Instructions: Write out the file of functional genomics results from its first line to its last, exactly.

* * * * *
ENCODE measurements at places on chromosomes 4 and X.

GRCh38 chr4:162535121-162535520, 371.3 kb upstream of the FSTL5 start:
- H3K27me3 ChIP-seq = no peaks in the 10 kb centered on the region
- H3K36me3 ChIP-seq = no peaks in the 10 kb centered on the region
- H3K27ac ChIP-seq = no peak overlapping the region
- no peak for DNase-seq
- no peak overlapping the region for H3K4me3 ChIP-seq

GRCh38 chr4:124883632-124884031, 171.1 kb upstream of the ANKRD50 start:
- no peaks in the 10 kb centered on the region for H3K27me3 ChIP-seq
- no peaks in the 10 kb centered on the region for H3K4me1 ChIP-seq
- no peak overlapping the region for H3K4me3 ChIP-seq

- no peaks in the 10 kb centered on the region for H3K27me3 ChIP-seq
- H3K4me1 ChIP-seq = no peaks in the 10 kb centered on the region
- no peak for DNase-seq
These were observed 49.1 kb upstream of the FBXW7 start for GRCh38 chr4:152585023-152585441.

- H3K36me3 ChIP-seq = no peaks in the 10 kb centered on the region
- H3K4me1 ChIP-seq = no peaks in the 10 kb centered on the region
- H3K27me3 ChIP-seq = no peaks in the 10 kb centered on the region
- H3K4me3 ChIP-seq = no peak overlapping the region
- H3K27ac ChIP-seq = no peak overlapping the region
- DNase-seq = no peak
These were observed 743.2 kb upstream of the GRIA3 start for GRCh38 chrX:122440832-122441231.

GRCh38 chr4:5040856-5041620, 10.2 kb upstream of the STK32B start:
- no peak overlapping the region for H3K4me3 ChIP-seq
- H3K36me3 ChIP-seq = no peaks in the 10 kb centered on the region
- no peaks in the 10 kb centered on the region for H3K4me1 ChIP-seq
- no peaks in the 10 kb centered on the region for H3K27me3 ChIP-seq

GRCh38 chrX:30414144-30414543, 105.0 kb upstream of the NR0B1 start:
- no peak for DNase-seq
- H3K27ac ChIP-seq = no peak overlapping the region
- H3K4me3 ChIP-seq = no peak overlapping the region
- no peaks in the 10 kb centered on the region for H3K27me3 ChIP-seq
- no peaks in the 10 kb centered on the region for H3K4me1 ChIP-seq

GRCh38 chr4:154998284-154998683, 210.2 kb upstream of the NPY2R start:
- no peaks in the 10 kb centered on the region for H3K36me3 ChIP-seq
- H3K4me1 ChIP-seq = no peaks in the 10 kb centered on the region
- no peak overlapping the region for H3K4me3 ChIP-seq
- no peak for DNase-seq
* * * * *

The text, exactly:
ENCODE measurements at places on chromosomes 4 and X.

GRCh38 chr4:162535121-162535520, 371.3 kb upstream of the FSTL5 start:
- H3K27me3 ChIP-seq = no peaks in the 10 kb centered on the region
- H3K36me3 ChIP-seq = no peaks in the 10 kb centered on the region
- H3K27ac ChIP-seq = no peak overlapping the region
- no peak for DNase-seq
- no peak overlapping the region for H3K4me3 ChIP-seq

GRCh38 chr4:124883632-124884031, 171.1 kb upstream of the ANKRD50 start:
- no peaks in the 10 kb centered on the region for H3K27me3 ChIP-seq
- no peaks in the 10 kb centered on the region for H3K4me1 ChIP-seq
- no peak overlapping the region for H3K4me3 ChIP-seq

- no peaks in the 10 kb centered on the region for H3K27me3 ChIP-seq
- H3K4me1 ChIP-seq = no peaks in the 10 kb centered on the region
- no peak for DNase-seq
These were observed 49.1 kb upstream of the FBXW7 start for GRCh38 chr4:152585023-152585441.

- H3K36me3 ChIP-seq = no peaks in the 10 kb centered on the region
- H3K4me1 ChIP-seq = no peaks in the 10 kb centered on the region
- H3K27me3 ChIP-seq = no peaks in the 10 kb centered on the region
- H3K4me3 ChIP-seq = no peak overlapping the region
- H3K27ac ChIP-seq = no peak overlapping the region
- DNase-seq = no peak
These were observed 743.2 kb upstream of the GRIA3 start for GRCh38 chrX:122440832-122441231.

GRCh38 chr4:5040856-5041620, 10.2 kb upstream of the STK32B start:
- no peak overlapping the region for H3K4me3 ChIP-seq
- H3K36me3 ChIP-seq = no peaks in the 10 kb centered on the region
- no peaks in the 10 kb centered on the region for H3K4me1 ChIP-seq
- no peaks in the 10 kb centered on the region for H3K27me3 ChIP-seq

GRCh38 chrX:30414144-30414543, 105.0 kb upstream of the NR0B1 start:
- no peak for DNase-seq
- H3K27ac ChIP-seq = no peak overlapping the region
- H3K4me3 ChIP-seq = no peak overlapping the region
- no peaks in the 10 kb centered on the region for H3K27me3 ChIP-seq
- no peaks in the 10 kb centered on the region for H3K4me1 ChIP-seq

GRCh38 chr4:154998284-154998683, 210.2 kb upstream of the NPY2R start:
- no peaks in the 10 kb centered on the region for H3K36me3 ChIP-seq
- H3K4me1 ChIP-seq = no peaks in the 10 kb centered on the region
- no peak overlapping the region for H3K4me3 ChIP-seq
- no peak for DNase-seq